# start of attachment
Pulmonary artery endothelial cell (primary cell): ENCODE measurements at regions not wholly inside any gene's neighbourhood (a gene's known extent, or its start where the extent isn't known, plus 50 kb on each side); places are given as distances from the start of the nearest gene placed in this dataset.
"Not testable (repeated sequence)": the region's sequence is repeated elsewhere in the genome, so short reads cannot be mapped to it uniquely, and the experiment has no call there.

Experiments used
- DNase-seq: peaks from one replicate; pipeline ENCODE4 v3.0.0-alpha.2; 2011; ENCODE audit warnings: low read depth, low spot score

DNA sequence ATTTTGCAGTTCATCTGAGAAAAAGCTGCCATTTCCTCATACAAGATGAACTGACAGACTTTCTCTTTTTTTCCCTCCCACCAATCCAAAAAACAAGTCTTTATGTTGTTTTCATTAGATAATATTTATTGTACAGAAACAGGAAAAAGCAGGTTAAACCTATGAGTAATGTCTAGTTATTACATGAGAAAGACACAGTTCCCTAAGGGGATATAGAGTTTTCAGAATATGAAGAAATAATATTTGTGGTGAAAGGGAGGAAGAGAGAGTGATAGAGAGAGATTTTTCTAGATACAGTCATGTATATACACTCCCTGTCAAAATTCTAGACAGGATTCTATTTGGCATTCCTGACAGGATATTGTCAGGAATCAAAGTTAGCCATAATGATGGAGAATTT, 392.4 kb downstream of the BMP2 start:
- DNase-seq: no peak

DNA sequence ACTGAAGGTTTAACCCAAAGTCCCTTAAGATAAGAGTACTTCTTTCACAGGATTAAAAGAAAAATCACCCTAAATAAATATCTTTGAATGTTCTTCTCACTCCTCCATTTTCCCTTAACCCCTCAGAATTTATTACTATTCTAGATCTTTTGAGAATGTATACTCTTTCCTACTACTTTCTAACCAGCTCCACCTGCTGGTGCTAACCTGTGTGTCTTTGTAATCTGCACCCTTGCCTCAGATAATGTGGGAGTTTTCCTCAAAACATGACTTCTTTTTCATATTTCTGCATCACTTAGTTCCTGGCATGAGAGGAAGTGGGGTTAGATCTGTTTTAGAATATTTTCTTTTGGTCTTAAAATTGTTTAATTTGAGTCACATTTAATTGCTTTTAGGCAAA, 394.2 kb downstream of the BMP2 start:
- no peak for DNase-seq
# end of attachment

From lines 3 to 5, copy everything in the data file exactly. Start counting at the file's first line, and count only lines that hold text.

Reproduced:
Experiments used
- DNase-seq: peaks from one replicate; pipeline ENCODE4 v3.0.0-alpha.2; 2011; ENCODE audit warnings: low read depth, low spot score

DNA sequence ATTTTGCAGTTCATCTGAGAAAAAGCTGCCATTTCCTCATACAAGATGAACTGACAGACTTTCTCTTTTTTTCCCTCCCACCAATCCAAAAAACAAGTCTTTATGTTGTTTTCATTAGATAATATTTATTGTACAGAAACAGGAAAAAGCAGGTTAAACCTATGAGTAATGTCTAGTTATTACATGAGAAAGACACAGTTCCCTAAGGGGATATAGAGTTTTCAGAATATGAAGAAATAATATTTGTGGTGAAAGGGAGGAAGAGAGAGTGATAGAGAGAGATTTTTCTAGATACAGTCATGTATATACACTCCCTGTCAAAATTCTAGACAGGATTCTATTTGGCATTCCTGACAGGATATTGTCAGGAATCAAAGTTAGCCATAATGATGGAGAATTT, 392.4 kb downstream of the BMP2 start: